PITTSBURGH (AP) — The U.S. federal government has ordered the Pittsburgh Zoo & PPG Aquarium to have its human handlers stop using cattle dogs to cause "behavioral stress" to its elephants.

The inspection report by the U.S. Department of Agriculture was released Monday by People for the Ethical Treatment of Animals. PETA complained about the practice late last year and trumpeted the USDA decision.

"PETA is calling on the Pittsburgh Zoo to switch to safe and modern elephant-management method — or, better yet, to retire the elephants to an accredited sanctuary where they'll be free from harassment for the rest of their lives," said Delcianna Winders, a lawyer for PETA, in a statement. According to the Jan. 7 inspection report, the zoo was ordered to immediately stop using the dogs in ways that upset the elephants.

Barbara Baker, the zoo's president and CEO, issued a statement saying the dogs read the elephants' behavior and alert keepers to any disruption, "preventing potential safety concerns for the staff and elephants. This method of animal management, in the livestock field, is referred to as a low-stress method."

Zoo officials started using Australian cattle dogs to help handlers control the elephants in 2012 and Baker said that, since then, no dogs, elephants or handlers have been harmed.

Officials with the USDA's Animal and Plant Health Inspection Service visited the zoo on Jan. 6 and asked an unnamed manager to demonstrate how the dogs are used, according to the report.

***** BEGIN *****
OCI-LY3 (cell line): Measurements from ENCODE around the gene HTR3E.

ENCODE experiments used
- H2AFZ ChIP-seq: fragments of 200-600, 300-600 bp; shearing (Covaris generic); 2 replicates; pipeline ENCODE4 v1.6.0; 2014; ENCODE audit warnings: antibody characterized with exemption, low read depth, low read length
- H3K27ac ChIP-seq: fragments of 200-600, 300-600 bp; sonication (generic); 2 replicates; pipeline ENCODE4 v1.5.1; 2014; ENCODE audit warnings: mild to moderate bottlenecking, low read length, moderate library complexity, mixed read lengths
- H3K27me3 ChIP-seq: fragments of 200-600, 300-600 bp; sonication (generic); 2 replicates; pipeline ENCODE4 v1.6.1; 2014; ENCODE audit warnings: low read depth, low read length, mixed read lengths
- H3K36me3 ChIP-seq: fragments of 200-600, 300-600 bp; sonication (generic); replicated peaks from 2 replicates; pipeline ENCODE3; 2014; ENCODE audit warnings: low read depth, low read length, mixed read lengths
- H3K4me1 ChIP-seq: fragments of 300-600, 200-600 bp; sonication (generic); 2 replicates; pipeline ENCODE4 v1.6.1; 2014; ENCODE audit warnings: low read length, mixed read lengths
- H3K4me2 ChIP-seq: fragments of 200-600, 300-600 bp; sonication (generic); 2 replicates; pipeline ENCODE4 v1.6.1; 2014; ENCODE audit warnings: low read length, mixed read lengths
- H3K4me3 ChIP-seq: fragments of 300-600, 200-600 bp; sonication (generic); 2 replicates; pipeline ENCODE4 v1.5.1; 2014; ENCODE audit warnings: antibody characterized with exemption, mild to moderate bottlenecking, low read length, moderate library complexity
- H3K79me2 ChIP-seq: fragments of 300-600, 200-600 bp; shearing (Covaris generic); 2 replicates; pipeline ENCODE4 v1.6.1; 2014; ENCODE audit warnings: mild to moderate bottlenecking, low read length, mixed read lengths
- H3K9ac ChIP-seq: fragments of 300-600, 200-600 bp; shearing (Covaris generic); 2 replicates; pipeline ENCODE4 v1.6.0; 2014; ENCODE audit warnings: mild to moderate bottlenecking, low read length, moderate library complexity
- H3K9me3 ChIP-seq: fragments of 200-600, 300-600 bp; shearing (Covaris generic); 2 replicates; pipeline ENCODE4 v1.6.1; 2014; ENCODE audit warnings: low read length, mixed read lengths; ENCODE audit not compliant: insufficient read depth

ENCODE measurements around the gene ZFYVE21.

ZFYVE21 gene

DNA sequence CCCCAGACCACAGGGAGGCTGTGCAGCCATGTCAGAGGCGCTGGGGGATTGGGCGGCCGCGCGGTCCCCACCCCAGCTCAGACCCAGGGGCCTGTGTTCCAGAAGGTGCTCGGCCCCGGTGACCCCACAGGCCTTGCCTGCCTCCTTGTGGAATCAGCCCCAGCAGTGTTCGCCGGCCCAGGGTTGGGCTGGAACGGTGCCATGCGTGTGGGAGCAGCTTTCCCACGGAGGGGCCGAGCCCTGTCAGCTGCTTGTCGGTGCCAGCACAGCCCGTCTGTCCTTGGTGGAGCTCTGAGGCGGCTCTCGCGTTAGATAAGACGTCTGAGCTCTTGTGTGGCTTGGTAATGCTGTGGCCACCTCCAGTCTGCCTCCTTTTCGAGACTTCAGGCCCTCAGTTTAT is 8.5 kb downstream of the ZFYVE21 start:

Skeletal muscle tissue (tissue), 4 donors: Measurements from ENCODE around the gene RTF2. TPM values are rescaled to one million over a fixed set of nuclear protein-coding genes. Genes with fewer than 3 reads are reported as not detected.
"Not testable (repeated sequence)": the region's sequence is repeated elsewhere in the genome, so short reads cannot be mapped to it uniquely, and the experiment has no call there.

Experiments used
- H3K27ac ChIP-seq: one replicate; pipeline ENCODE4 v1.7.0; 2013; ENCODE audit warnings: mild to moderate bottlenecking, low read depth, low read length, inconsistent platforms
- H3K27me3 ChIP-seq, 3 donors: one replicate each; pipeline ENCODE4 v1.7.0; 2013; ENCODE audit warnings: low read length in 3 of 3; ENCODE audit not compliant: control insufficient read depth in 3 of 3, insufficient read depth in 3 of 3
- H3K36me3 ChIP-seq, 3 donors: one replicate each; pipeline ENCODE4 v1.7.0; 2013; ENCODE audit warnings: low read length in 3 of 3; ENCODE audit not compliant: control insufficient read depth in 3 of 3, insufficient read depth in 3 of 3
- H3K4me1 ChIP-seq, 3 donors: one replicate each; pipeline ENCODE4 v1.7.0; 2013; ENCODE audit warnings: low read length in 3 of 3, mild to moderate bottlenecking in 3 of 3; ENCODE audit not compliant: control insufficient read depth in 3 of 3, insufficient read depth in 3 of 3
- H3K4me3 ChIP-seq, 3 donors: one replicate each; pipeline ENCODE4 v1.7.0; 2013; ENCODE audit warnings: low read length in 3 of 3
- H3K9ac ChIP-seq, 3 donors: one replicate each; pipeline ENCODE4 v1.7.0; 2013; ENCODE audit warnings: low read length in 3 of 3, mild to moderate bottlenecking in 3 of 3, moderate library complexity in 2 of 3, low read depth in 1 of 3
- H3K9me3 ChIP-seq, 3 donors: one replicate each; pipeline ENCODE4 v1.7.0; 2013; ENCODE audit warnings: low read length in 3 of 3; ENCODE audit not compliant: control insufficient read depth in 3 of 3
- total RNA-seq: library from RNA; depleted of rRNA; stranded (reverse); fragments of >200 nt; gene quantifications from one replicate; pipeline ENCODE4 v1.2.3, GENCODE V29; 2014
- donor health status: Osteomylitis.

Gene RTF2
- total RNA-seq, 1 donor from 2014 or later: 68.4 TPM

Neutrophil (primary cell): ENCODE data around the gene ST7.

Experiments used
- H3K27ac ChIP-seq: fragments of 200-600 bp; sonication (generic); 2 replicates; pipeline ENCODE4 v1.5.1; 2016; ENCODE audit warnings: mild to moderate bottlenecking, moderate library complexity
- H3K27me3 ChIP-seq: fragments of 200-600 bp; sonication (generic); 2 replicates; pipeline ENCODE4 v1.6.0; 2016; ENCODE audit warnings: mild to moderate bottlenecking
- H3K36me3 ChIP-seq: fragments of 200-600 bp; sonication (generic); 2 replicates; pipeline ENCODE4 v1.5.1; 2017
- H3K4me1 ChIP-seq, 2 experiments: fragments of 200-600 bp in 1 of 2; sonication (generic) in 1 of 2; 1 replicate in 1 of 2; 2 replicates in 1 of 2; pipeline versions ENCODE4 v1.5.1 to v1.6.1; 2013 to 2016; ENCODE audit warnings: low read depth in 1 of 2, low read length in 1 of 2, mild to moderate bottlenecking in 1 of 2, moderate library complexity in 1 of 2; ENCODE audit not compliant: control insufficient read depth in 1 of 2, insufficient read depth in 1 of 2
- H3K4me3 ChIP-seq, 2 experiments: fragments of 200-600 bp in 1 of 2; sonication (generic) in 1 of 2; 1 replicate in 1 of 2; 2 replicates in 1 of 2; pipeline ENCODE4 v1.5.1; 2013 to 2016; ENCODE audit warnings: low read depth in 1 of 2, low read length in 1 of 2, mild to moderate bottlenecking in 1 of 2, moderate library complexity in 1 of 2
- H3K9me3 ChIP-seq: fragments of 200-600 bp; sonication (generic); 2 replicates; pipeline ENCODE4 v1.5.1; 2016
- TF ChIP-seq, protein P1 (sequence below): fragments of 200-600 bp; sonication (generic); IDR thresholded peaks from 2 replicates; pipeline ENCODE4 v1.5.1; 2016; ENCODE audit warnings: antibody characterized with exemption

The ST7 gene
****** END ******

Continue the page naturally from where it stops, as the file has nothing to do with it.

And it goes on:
The manager called one dog "to create a barrier between the husbandry staff and an elephant which had reached its trunk through the enclosure bars," the report said. "The dog showed aggressive behavior, growling and lunging at one elephant and entering its enclosure before being called back by the manager."

"The manager also reported the dogs' having bitten the elephants doing the course of their work," the report said. A television news clip from May, which was verified by zoo officials, "showed the elephants exhibiting signs of distress when charged by one of the dogs, including ear flapping, trumpeting, and turning and running away," the report said.

Baker said that during the inspection, "our elephant manager demonstrated a drill simulating the dog's response to a keeper being in an extreme and unlikely situation. We showed how valuable the dogs can be should a keeper's safety be in question."